Pelosi Remarks at Subcommittee Hearing on The Tragic Case of Liu Xiaobo

Washington, D.C. – House Democratic Leader Nancy Pelosi delivered remarks at the Foreign Affairs Committee’s Subcommittee Hearing on ‘The Tragic Case of Liu Xiaobo.’ Below are the Leader’s remarks:

Leader Pelosi.  Thank you very much Mr. Chairman [Christopher H. Smith].  It is such a sad day for all of us, we were very hopeful that we could have seen an opportunity for medical care to be given to Liu Xiaobo in the last days of his life – to extend his life, the life of this great man.

I thank you Mr. Chairman for your ongoing persistent, consistent advocacy for human rights throughout the world, in particular in this case in China.  You and I have worked on these issues for decades.  Your staff said to me on the Republican side, ‘when it comes to these issues there’s no sides’ we have always worked in a very strong bipartisan way and I have always saluted your leadership as well as our [former] colleague [Congressman] Frank Wolf from Virginia who was also very relentless.

I have seen Dr. Yang [Jianli]’s testimony and Dr. [Jared] Gensler’s testimony and have heard Dr. [Perry] Link’s beautiful statement as well.  I just wanted to make a statement for the record.  I was just being interviewed in the Capitol for the statement on this and what I partially said [was this:]

The world grieves the loss of Liu Xiaobo – one of the great moral voices of our time.  His clarion call for democracy and human rights in China represented the best hopes of humankind; his courage became a poignant symbol for freedom-loving people across the globe.

Liu Xiaobo’s death is a tragedy and a deep affront to the basic notions of justice and human dignity.  The role that poor medical care in prison played in his death – and the cruelty of confining a dying man in captivity, away from his family and friends – should disturb us all.  His arrest for the so-called crime of putting his political views into writing is a sobering reminder of China’s shameful disregard for basic freedoms.

The world is a bleaker place for this crushing loss, but we must continue to carry forward Liu Xiaobo’s legacy.  America must honor its moral duty to speak out in defense of the many journalists, human rights lawyers, democracy activists and religious freedom advocates unjustly and unfairly tossed in jail simply for aspiring for a more free and hopeful future.  If we do not speak out for human rights in China because of commercial interests, then we lose all moral authority to talk about human rights any other place in the world.

Two weeks ago, I was pleased to join Congressman Chris Smith, Co-Chair of the Congressional-Executive Commission on China, as the House overwhelmingly passed a bipartisan resolution calling for the unconditional release of both Liu Xiaobo and his wife, Liu Xia.  We strongly hoped that China will heed the call to free Liu Xia from her unjust house arrest and will allow her to travel wherever she may chose.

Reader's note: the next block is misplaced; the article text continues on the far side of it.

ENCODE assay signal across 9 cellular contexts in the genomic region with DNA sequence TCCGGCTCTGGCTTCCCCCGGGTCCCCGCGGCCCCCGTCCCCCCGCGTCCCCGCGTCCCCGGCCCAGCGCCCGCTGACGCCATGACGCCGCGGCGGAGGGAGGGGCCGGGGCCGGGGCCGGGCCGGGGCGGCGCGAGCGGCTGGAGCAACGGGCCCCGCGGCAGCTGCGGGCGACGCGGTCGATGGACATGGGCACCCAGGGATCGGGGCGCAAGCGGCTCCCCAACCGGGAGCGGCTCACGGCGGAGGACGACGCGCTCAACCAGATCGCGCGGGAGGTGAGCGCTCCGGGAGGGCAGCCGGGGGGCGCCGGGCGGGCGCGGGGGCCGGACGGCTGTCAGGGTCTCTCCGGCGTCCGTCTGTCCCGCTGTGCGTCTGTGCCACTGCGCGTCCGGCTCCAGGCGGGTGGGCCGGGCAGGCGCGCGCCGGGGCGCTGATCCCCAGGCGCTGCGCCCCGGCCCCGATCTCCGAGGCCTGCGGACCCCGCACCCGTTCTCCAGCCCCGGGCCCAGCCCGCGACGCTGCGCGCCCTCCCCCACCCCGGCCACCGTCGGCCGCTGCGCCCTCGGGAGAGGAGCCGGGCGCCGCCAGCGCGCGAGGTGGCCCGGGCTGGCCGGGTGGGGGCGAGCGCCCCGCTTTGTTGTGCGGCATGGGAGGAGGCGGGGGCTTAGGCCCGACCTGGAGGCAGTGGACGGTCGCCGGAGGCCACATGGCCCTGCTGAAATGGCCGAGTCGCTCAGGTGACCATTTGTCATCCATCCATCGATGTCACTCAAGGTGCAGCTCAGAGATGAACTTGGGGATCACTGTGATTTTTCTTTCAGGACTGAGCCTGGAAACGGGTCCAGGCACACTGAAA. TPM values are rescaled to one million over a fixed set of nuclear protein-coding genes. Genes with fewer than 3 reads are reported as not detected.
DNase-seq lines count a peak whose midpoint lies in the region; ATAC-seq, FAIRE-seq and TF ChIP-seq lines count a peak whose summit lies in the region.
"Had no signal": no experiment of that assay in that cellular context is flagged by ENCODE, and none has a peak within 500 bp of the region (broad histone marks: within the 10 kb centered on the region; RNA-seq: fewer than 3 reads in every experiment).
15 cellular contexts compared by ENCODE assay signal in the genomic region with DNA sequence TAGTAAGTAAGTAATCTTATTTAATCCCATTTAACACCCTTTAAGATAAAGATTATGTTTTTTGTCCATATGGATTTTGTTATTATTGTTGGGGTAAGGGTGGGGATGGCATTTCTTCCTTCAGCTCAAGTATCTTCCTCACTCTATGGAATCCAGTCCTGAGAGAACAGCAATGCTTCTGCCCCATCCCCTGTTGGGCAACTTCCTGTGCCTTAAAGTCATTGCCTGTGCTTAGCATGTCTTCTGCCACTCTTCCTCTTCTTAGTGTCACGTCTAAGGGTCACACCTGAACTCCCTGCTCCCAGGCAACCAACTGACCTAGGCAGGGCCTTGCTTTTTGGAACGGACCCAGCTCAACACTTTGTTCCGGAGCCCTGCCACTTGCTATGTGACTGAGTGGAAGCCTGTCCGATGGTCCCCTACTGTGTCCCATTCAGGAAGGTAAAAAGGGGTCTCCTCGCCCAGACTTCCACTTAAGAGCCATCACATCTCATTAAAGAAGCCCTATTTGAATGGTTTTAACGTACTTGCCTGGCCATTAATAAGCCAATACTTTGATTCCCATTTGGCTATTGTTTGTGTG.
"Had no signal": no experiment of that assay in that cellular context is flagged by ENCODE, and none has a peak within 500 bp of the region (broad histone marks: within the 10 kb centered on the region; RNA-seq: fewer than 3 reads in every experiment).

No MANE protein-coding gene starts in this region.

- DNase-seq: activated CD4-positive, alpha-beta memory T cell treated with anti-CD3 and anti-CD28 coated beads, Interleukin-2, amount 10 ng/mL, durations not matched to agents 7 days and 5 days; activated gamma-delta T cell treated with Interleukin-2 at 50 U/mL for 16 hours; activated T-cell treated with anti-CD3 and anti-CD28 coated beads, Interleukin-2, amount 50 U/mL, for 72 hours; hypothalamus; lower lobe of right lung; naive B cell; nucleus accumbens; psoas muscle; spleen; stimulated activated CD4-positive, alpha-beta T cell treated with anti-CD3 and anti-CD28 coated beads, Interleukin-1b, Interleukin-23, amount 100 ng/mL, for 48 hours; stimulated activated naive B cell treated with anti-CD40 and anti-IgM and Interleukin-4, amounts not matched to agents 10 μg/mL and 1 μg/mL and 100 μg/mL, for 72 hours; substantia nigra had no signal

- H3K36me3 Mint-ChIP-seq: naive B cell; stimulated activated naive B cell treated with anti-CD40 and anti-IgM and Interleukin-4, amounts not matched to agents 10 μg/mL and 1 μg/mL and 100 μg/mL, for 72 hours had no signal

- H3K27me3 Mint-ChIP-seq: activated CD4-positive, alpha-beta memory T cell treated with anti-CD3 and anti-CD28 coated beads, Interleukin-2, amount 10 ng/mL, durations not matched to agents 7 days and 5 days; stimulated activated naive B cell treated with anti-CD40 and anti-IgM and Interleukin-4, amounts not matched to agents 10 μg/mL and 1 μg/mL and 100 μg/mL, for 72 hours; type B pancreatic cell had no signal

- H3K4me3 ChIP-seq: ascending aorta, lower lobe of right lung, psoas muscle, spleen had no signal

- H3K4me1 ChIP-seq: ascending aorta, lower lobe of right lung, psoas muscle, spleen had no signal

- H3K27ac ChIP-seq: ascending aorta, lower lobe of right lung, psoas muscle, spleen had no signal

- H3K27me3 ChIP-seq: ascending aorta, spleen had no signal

I just want to join Dr. Link in his comments about Liu Xiaobo, reading from Liu Xiaobo’s Nobel lecture in absentia on December 10, 2010 [originally read in Court in December 2009].  He said in this, ‘If I may be permitted to say so, the most fortunate experience of these past twenty years has been the selfless love I have received from my wife, Liu Xia.

She could not be present as an observer in court today, but I still want to say to you, my dear, that I firmly believe your love for me will remain the same as it has always been… Your love is the sunlight that leaps over high walls and penetrates the iron bars of my prison window, stroking every inch of my skin, warming every cell of my body, allowing me to always keep peace, openness, and brightness in my heart… Even if I were crushed into powder, I would still use my ashes to embrace you.’

I think he has given us our direction.  We must work very hard to protect Liu Xia hopefully to bring her and her brother, brother-in-law of Liu Xiaobo out of China.  I’ll take my guidance from Chairman Smith we talked about a number of ways to honor the memory of Liu Xiaobo and honor the memory and his love of his wife.

I’m particularly happy Congresswoman Karen Bass is with us today.  She is a person who respected the dignity and worth of every person.  She works hard for children in her own country and works hard for the dignity and worth of the people throughout the world.  Thank you to Congresswoman Bass for making this a priority for us.

Again, under your leadership Mr. Chairman, you’ll give me some guidance under which path is the best way to go. But I close by saying; May Liu Xiaobo’s life and legacy continue to inspire all who strive for justice and democracy.  May his memory be a blessing for us all.  And may his family take some solace in knowing that the world mourns with them.

And Dr. Link I don’t think it’s going to take 200 years, I think right now is the contribution; the legacy of Liu Xiaobo will certainly eclipse the authoritarians of China.

With that, I thank the Chairman and yield back.